The opinion of the court was delivered by: KNAPP
Defendant Carl W. Anderson moves to set aside this Court's sentence of imprisonment imposed on June 16, 1975. He argues that no imprisonment may be imposed under the circumstances of this case because of the peculiar interplay of the conspiracy statute, 18 U.S.C. § 371, and the sentencing provision of the Securities Exchange Act of 1934, 15 U.S.C. § 78ff(a). We disagree.
The defendant was convicted after a month-long jury trial of conspiring to violate the federal securities laws, particularly 15 U.S.C. § 78q(a) and three Securities and Exchange Commission regulations promulgated thereunder, 17 C.F.R. §§ 240.17a-3, 4, and 5. The cited statute provides, in pertinent part, that every broker or dealer
"shall make, keep, and preserve for such periods, such accounts, correspondence, memoranda, papers, books, and other records and make such reports, as the Commission by its rules and regulations may prescribe as necessary or appropriate in the public interest or for the protection of investors."
The three SEC regulations here involved -- promulgated pursuant to that statute -- list the specific records and documents that must be accurately made, preserved and filed.
The charges in this case arose out of the financial collapse of Orvis Brothers & Co., a member of the New York Stock Exchange. The motivation for the conspiracy, according to the government's proof at trial, was a desire among certain partners at Orvis, including Anderson, to hide the fact of the firm's deteriorating financial condition from the Stock Exchange and the appropriate regulatory agencies. The method for achieving this purpose was the making and filing of inaccurate records and documents, all in contravention of the securities laws.
The main issues litigated at Anderson's trial were twofold: first, was there a conspiracy among certain of the partners at Orvis to maintain false records and file false financial statements with the SEC; and secondly, was the defendant Anderson a knowing and wilful participant in such an unlawful enterprise. The jury resolved both of these issues against the defendant.
In arguing against the imposition of a jail sentence, Anderson relies, as noted above, on the interplay between the conspiracy section under which he was convicted, 18 U.S.C. § 371, and the penal provision of the Securities Act, 15 U.S.C. § 78ff(a).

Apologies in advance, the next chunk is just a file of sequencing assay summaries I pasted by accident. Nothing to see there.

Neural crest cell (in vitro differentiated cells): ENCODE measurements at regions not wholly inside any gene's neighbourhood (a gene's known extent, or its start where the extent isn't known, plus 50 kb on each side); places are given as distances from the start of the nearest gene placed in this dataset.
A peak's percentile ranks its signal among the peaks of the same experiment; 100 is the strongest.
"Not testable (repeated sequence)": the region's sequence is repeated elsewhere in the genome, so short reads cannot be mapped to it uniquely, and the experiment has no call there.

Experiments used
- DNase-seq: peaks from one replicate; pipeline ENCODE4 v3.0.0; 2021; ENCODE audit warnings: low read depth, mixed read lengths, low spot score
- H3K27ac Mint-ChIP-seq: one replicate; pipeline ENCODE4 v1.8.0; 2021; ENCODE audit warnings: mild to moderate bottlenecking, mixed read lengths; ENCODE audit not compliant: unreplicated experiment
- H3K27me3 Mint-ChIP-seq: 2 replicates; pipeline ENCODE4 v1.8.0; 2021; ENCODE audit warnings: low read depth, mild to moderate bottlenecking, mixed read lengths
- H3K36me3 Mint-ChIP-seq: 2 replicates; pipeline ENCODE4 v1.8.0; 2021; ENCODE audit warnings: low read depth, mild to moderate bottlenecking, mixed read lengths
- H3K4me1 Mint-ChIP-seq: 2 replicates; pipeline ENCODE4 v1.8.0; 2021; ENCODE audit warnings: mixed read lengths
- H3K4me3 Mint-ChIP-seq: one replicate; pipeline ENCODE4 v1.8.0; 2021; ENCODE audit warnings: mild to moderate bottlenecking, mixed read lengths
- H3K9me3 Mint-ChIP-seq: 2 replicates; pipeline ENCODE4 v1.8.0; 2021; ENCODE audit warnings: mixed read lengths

The conspiracy provision, after defining the crime and prescribing the penalty, contains a proviso which states:
"If, however, the offense, the commission of which is the object of the conspiracy, is a misdemeanor only, the punishment for such conspiracy shall not exceed the maximum punishment provided for such misdemeanor."
Anderson thus maintains that it is necessary to determine whether the conspiracy of which he was convicted had as its object the commission of an offense which is solely a misdemeanor. This inquiry requires reference to 15 U.S.C. § 78ff(a), the penal provision of the 1934 Securities Act. This statute reads as follows,
"(a) Any person who willfully violates any provision of this chapter, or any rule or regulation thereunder the violation of which is made unlawful or the observance of which is required under the terms of this chapter, or any person who willfully and knowingly makes, or causes to be made, any statement in any application, report, or document required to be filed under this chapter or any rule or regulation thereunder or any undertaking contained in a registration statement as provided in subsection (d) of section 78o of this title, which statement was false or misleading with respect to any material fact, shall upon conviction be fined not more than $10,000, or imprisoned not more than two years, or both, except that when such person is an exchange, a fine not exceeding $500,000 may be imposed; but no person shall be subject to imprisonment under this section for the violation of any rule or regulation if he proves that he had no knowledge of such rule or regulation." (emphasis added)
18 U.S.C. § 1 classifies this offense as a felony.
However, the statute's final clause (emphasized above) carves out a special exception which prohibits imprisonment of a person convicted under 15 U.S.C. § 78ff(a) for a violation of a rule or regulation of which such person ...